CATS Calibration Targets are patented targets designed to allow the user to validate the tracking of their turrets and identify if the user is canting their rifle. Designed to be used at 100 yards, you're able to collect valuable data to improve your accuracy without the need for extended ranges.
The same target can be used for MOA or MRAD scopes as both are marked on the same target.
*Horus Logos on the above image are watermarks, they are not on the actual targets.
|MRAD Elevation||20 MRAD|
|MOA Elevation||66 MOA|
NOTES: 1. You must accurately zero your rifle prior to using this target.
2. Ammunition that consistently shoots ½ MOA or better is required.
3. You must shoot using good marksmanship and from a repeatable position or you will get invalid results.
4. Test should be run 3 times to validate results.
- Target Mounting - Mount this target to a stiff backing, ensuring no folds in the target.
- Target Range - Place the target approximately 100 yards down range, ensuring the target is perpendicular to the ground.
- Rifle Position - Position yourself perpendicular to the target and ensure the horizontal and vertical crosshairs on your reticle (MOA or MRAD) line up with the lines (MOA or MRAD) on the target, i.e. 10 MOA on your reticle lines up with 10 MOA on the target. Your reticle crosshairs MUST align with the target lines for the target to work.
- Hold the center of your reticle crosshair on the center of the “0” line at the bottom of the target, ensuring your primary horizontal stadia on your reticle aligns with the “0” line and shoot, ensuring a hit in the white box on the “0” line.
- Dial 1 MOA or MRAD on your elevation turret, continue to hold the center crosshair on the “0” line and take a shot, then dial 2 MOA or MRAD, etc. until you reach the top of the target, taking a shot at each increment.
Use of firearms can result in serious injury or death. Please observe the following firearm safety rules at all times:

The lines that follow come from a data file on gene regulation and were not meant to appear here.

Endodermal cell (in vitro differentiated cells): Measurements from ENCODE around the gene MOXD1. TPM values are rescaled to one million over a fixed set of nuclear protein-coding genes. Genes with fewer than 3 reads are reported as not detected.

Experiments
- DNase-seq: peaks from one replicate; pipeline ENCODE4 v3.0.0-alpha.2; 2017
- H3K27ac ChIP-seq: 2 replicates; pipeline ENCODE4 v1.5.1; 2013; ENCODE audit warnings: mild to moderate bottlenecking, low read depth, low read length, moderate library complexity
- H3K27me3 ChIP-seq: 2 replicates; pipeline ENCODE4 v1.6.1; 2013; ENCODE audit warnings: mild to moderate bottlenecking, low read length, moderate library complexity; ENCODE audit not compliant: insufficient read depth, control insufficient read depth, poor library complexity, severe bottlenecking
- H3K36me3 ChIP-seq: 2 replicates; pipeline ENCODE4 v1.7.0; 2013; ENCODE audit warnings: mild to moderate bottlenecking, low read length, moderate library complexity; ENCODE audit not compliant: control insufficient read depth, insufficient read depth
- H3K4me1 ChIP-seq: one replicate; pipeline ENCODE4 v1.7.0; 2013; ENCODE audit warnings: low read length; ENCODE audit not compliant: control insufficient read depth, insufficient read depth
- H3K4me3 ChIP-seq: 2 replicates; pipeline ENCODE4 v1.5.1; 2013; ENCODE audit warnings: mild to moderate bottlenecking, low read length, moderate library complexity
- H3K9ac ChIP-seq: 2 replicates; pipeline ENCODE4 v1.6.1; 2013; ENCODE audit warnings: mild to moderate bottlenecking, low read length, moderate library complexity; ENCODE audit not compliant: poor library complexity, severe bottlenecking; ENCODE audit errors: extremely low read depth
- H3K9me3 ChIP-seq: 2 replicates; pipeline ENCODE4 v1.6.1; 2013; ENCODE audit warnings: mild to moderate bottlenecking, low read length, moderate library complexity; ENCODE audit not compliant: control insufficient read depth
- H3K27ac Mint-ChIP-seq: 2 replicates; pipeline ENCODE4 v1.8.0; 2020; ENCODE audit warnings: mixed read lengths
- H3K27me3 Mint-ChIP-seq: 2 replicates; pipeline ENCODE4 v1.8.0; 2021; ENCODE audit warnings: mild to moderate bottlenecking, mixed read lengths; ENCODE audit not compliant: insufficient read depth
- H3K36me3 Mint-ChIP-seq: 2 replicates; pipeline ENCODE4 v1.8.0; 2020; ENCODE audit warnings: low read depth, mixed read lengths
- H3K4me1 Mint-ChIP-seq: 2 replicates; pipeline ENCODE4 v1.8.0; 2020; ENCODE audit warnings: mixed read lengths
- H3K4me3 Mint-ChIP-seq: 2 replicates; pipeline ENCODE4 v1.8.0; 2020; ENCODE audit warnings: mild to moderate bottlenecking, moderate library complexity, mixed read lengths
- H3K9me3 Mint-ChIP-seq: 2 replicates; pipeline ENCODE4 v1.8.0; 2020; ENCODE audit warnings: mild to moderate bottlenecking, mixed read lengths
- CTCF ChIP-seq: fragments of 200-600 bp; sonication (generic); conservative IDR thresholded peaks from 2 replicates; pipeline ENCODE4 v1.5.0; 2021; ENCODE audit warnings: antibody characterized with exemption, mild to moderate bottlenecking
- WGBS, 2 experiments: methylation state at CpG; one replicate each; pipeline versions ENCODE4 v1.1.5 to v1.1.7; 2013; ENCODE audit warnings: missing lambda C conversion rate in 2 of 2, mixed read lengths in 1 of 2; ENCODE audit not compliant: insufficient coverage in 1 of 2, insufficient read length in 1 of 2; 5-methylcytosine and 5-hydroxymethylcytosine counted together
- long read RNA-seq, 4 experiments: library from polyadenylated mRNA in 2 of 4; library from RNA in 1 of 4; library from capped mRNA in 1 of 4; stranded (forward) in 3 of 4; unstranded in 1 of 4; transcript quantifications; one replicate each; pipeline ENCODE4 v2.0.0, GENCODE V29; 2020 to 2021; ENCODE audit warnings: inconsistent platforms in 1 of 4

1. Treat every gun as if it were always loaded, even if you have verified that it is not.
2. Never allow the muzzle of a firearm to point at anything that you do not intend to shoot.
3. Keep your finger off the trigger until you are ready to shoot.
4. Be sure of your target and what is beyond. You must be absolutely sure your backstop/berm is adequate to stop any angle of fired projectiles when using targets of any design.
HORUS Vision accepts no responsibility for errors in the information presented herein or for accidents, injuries, damage, or any other problems which might arise as a result of your use of the information contained on this target and expressly disclaim all liability for injuries, death, and damages, whether direct, incidental, consequential, punitive, or otherwise.
NOTE: We suggest running three tests and getting consistent results to ensure any conclusions are based on accurate data.
The above results indicate a properly performed test, using a properly functional scope and level rifle setup.
#1 - The straight line between impacts indicates the rifle is likely canted to the left.
#2 - The arched line betwene impacts indicates a potential issue with you're scope's ability to dial elevation without causing a shift in windage.
#3 -The impacts missalignment with the target indicates a potential issue with your elevation tracking.
Q: I'm not at exactly 100 yards when my reticle lines up correctly with the taget, why is that?
A: There are several potenial causes or combinations of things causing this issue. Your rangefinder may be off, you may have not measure with a tap in a perfectly straight/level line, your scope may be slightly off due to manurfacturing tolerences. The most important thing to ensure valid data is that your reticle subtensions match the target.
Q: If I am working in mils, do I need to range and shoot from 100 meters?
A: No, the target is set up to only be shot at 100 yards. Since it is an angular measurement, it doesn’t matter if your shooting MILS or MOA.
Q: What power should I have my scope when using the target?
A: With a first focal plane scope it doesn't matter but it should be enough power that allows you to see the target well enough to aim precisely and still have low enough power to align my reticle as high up as possible with the black line at the bottom of the target. With a second focal plane scope you should use the power where your reticle suptends correctly.
Q: Can I test my scope turrets even if it does not have a Horus Reticle?
A: Yes, it will be extremely important to at exactly 100 yards to produce valid results, so we sugguest you use a steel measuring tape and very carefully measure.
Q: Some of my impacts were high then as I went higher up they hit low. What could be causing that?
A: This is most likely a result of parallax not being adjusted correctly. If you move your head up and down as you aim and the reticle moves away from your aiming point, you have parralax set incorreclty and depending on where you place your eye for each shot, the impact wil vary. You cannot rely on the number on the parralax knob, you must adjust and then visually verify through the scope that it is adjusted correctly to remove parallax.